Magazine article Screen International

'Golden Age of Television' Reaches Asia

Magazine article Screen International

'Golden Age of Television' Reaches Asia

Article excerpt

Driven by players such as Fox Networks Group, HBO, Amazon and Netflix, the ambitions for premium drama series in Asia are starting to match other parts of the world.

Over the past few months, it's become increasingly clear the 'Golden Age of Television', and the slow drift of film talents into the world of episodic drama, has also arrived in Asia.

In March, Fox Networks Group Asia (FNGA) announced it is producing two high-end, Chinese-language miniseries, joining HBO Asia, which has already rolled out several premium shows in English and Asian languages. Global streamers Amazon Prime Video and Netflix are pouring investment into drama series across Asia, as they are in other parts of the world, and regional online platforms have joined the fray with a slew of originals announced over the past few weeks.

* Read: China and Hollywood: why the romance has cooled

FNGA's miniseries include financial thriller Trading Floor, co-produced with Andy Lau's Focus Television and China's Tencent, which is currently in production, and crime thriller Stained, directed by established filmmaker and scriptwriter Patrick Kong. Fox's Asian networks group first dipped a toe into local-language production in 2012 with the 'Go Local' film production initiative, but discovered that smaller-budget Hong Kong and Taiwanese movies struggle to travel.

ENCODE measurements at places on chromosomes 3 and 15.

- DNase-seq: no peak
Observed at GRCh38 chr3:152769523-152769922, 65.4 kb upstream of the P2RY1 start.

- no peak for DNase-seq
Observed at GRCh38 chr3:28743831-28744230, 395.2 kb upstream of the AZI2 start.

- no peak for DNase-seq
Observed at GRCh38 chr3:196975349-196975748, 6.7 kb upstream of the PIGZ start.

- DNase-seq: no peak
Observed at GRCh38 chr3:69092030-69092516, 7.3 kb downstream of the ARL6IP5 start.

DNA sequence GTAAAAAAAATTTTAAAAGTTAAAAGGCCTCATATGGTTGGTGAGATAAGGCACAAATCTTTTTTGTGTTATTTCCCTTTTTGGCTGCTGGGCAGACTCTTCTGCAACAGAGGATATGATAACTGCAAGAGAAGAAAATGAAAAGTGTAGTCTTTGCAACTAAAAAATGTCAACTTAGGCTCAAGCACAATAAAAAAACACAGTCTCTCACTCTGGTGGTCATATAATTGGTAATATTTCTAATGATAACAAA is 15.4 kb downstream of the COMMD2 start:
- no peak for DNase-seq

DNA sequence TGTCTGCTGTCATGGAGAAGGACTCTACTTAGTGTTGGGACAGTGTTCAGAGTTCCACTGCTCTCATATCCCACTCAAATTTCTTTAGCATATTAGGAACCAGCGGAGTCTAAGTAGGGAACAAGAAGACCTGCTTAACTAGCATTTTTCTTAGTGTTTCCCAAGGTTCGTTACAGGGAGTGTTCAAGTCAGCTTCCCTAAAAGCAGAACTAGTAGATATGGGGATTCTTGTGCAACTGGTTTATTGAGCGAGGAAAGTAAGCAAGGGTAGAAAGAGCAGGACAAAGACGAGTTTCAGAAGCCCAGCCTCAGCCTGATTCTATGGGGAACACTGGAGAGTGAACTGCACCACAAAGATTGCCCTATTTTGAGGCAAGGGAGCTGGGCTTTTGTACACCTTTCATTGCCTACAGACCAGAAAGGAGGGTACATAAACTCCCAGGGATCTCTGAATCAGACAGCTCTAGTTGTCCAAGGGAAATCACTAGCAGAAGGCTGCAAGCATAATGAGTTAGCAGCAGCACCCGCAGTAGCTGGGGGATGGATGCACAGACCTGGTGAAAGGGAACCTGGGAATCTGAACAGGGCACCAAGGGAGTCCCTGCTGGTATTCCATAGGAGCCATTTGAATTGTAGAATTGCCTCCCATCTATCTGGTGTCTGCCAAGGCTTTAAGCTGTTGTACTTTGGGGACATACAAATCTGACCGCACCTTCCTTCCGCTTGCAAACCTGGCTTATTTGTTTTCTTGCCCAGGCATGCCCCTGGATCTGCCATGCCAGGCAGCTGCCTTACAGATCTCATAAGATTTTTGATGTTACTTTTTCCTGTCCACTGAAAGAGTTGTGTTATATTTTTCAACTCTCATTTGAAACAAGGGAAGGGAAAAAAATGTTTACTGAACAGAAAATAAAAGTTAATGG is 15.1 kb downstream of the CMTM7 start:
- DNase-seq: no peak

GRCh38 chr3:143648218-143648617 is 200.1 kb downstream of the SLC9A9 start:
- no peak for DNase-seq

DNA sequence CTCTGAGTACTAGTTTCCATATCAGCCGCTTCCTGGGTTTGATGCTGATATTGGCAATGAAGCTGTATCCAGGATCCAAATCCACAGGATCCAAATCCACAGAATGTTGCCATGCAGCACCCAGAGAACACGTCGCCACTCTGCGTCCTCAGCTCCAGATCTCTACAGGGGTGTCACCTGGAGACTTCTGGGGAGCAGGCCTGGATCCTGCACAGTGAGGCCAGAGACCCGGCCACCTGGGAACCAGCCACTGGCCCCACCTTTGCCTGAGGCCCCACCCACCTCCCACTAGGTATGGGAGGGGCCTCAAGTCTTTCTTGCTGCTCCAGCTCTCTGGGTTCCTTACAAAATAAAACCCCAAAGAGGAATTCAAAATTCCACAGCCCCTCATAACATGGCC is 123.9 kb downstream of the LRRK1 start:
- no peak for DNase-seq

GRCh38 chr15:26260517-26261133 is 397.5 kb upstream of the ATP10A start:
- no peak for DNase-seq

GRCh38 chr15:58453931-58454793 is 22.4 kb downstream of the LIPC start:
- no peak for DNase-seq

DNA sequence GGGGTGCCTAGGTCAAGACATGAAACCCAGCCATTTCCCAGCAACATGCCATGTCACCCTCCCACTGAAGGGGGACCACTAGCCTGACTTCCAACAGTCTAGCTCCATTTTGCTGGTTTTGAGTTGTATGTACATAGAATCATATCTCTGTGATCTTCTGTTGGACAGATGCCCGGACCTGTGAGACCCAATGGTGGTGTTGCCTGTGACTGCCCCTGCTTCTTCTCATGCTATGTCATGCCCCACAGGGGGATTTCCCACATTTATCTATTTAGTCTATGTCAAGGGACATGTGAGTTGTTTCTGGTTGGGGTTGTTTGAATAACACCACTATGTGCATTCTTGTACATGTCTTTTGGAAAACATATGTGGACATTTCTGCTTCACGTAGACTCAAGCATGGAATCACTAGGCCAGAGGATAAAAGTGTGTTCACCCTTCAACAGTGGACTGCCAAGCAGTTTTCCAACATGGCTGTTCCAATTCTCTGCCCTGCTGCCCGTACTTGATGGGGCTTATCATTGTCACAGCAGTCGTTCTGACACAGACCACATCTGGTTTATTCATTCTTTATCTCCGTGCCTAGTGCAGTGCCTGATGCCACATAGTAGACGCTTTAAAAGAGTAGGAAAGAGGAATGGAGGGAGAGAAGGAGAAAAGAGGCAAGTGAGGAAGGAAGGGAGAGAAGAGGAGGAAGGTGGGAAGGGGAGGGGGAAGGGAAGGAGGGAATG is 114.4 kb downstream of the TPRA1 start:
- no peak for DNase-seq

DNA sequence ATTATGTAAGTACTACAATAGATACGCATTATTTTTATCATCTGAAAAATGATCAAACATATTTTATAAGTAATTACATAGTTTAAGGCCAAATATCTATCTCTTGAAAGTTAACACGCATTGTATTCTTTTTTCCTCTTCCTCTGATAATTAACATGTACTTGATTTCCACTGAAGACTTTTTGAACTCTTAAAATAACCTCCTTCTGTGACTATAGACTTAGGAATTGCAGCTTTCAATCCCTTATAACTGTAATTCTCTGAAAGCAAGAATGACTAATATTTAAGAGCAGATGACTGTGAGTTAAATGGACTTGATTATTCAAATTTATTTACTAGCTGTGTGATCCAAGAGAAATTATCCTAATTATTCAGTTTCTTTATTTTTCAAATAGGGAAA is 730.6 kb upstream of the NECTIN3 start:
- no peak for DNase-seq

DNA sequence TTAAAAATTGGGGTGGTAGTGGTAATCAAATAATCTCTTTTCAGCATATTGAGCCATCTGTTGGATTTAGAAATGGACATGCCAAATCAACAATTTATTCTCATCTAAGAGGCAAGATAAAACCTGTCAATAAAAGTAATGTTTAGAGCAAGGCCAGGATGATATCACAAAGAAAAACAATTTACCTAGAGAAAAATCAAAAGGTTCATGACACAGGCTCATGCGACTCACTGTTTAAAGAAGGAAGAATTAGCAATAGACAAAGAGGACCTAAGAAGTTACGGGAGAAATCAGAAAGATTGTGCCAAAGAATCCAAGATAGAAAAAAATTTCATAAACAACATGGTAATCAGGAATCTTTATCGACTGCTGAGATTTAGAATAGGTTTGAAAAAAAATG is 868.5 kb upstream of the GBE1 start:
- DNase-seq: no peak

Neither company has so far done much with Chinese-language content -- presumably because they're not allowed to launch operations in mainland China. However, Netflix recently signed a small licensing deal with Chinese online platform iQiyi, which hinted the two companies might work together on original shows. Netflix executives were also recently in China talking to filmmakers, and, while it isn't giving anything away, Amazon surely won't be far behind.

One immediate impact of the shift towards premium drama and the accompanying budget increases is that Asian series are starting to travel around the region. Korean drama, with its competitive production budgets, relatively short seasons and marketable stars, has long drawn enthusiastic audiences throughout Asia and further afield -- but series from other territories have historically found it more difficult to break out.

Netflix and Amazon are both streaming their Asian shows in as many territories as possible. "Content availability varies by country, but our goal is to make our locally made original series available to our worldwide customer base," says Farrell. "Our kids anime series Crayon Shin-chan Gaiden has done really well in India. Certainly, as some of our big Indian originals start premiering, we expect the global audience for content from that part of the world to expand dramatically."

In addition to playing across the HBO network in Asia, HBO Asia's shows are also being distributed outside the region -- Serangoon Road was picked up by HBO Latin America and sold to Sony TV in the UK, while the second season of Halfworlds played on SBS in Australia, Shudder in the UK, Ireland and Canada, and HBO in parts of Europe. "We've also been talking about shows from all the international networks turning up on HBO in the US," says Spink. "There's recognition that, not only us, but other colleagues around the world are producing good shows and there is an outlet -- if not on the main HBO channels, then on HBO Now. …

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